After feeding Ben his supper, he headed home about seven o’clock. First thing he noticed when he pulled in his driveway was that his barn was gone, so was his front porch and his pasture fence looked like a bulldozer had straddled it leaving 10 acres of fencing laying flat on the ground and 15 yearling steers munching their way through his neighbor’s garden. It took him most of the night to round up his steers and get them into another neighbor’s pasture. He could hear roosters crowing as he made his way over the rubble that had been his porch, to the front door. There on the door was a note that read, “Ben better be home in time for the noon meal.”

Ben was hungry by the time the Sheriff got his breakfast over to him and he listened in dismay as the Sheriff recounted the events of the night before. When the Sheriff had finished telling Ben what all had happened he said, “Ben, I been thinking maybe I ought to try to get you home for lunch.”

“Now, Sheriff,” said Ben, “I’m caught fair and square and you got to do your duty. You can’t turn a criminal loose on the streets. You got your sworn duty to uphold. ‘Sides, if you took me home, Matildee would work me to death to get her enough money to go gallivanting half way around the world; course if I was to live through it, she’d drag me along and I’m happy right where I am. No siree, Sheriff, you can’t turn me loose. You got to do your duty. ‘Sides, I ain’t gonna pay that much money to go nowhere. Matildee or not!”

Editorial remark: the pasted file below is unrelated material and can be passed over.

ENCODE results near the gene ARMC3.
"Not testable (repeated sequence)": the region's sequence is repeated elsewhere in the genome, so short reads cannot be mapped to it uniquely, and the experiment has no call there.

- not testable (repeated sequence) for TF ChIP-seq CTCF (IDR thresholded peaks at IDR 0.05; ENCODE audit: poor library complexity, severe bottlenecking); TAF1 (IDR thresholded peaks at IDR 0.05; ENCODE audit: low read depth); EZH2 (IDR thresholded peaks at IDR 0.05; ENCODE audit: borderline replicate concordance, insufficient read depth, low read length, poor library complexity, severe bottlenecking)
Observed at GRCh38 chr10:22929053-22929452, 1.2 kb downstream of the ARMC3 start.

The Sheriff tried to reason with Ben but to no avail as the clock hands moved toward noon, his hands started to shake and sweat. Finally he just sat in silence and stared at the hands of the clock. Ben took a nap.

Ben woke up about 1:00 and started right into asking for his lunch. By 1:30, he was demanding it so the Sheriff convinced himself that Matildee had figured he couldn’t be bluffed and headed over to Clyde’s to get Ben some lunch. It was 5:15 when he finally returned. His uniform was covered with a substance that looked like soot and so was his face. Only his eyes were not black but they were red like he’d been crying.

First thing Ben said was, “I heard the blast go off. I’ve told Matildee time and again she’s gonna get hurt messing with dynamite.”

The Sheriff didn’t say a word. He just walked across the room to the peg where the cell key hung. He got the key and headed straight for the cell door.

“Now hold on here, Sheriff,” said Ben, “I got my rights as a criminal to stand trial and you can’t go letting me loose.”

The Sheriff didn’t say a word, he just unlocked the cell door and grabbed Ben by the shirt collar. He dragged him to the front door with Ben grabbing on to anything he could reach to keep from being thrown out of jail. The Sheriff moved like a man possessed.

Once he got Ben onto the street, he held him with one hand and reached into his soot covered pocket for a packet of papers. He looked Ben straight in the eye and said, “Here’s two bus tickets to New York on the 9:15 bus tonight. There’s two tickets for a steamer that’s leaving New York on Monday. Here’s you some travelers checks for spending money. I’da got more but the bank wouldn’t loan me no more. Now you put that woman of yours on that bus then you put her on that steamer and the moment you get to Paris, you call me cause Ben, I don’t think I can go to sleep till I know there’s an ocean ’tween me and her. You hear me Ben Perkins…..” Then his voice stopped short as the town clock struck 5:30. With panic in his voice, he hollered over his shoulder as he ran for the jailhouse door, “Hurry Ben, it’s almost supper time! Hurry!”